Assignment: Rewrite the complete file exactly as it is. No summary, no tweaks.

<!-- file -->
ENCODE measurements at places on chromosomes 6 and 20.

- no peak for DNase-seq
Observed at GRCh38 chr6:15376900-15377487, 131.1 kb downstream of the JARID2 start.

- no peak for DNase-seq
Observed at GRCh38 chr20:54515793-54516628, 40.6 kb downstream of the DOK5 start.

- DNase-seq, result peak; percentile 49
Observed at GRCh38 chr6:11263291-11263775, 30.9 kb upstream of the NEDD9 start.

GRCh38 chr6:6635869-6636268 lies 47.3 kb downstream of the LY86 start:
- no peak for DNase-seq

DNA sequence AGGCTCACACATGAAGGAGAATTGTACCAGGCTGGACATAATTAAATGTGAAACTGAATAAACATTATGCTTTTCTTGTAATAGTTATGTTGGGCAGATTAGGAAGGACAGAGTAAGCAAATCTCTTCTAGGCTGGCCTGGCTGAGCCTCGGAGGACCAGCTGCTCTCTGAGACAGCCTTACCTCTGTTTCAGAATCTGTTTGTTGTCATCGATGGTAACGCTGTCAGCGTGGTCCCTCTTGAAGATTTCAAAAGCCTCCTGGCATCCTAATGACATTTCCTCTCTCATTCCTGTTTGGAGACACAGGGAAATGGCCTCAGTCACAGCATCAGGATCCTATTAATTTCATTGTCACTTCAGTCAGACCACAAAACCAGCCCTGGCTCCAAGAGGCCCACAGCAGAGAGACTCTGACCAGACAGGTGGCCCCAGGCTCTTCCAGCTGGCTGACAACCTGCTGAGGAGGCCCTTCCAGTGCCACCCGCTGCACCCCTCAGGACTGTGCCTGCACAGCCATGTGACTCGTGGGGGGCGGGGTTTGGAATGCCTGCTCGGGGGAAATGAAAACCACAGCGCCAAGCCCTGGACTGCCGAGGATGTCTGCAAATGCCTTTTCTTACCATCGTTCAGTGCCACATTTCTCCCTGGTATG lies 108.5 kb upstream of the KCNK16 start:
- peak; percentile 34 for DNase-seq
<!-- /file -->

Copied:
ENCODE measurements at places on chromosomes 6 and 20.

- no peak for DNase-seq
Observed at GRCh38 chr6:15376900-15377487, 131.1 kb downstream of the JARID2 start.

- no peak for DNase-seq
Observed at GRCh38 chr20:54515793-54516628, 40.6 kb downstream of the DOK5 start.

- DNase-seq, result peak; percentile 49
Observed at GRCh38 chr6:11263291-11263775, 30.9 kb upstream of the NEDD9 start.

GRCh38 chr6:6635869-6636268 lies 47.3 kb downstream of the LY86 start:
- no peak for DNase-seq

DNA sequence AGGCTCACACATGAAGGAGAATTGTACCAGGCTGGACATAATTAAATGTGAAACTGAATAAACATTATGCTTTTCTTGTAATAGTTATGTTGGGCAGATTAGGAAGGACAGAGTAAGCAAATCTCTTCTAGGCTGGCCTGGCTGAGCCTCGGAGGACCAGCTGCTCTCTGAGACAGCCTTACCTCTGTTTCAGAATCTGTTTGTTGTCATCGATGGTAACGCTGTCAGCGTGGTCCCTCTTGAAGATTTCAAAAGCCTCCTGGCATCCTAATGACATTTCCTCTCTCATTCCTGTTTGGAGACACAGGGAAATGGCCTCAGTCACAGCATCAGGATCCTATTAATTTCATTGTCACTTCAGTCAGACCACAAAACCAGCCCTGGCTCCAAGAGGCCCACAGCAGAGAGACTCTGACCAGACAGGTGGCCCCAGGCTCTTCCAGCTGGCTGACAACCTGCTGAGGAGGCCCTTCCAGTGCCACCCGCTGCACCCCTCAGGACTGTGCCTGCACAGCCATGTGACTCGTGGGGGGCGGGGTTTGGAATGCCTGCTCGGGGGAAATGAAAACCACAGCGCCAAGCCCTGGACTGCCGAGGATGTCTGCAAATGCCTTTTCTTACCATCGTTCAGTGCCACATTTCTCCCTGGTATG lies 108.5 kb upstream of the KCNK16 start:
- peak; percentile 34 for DNase-seq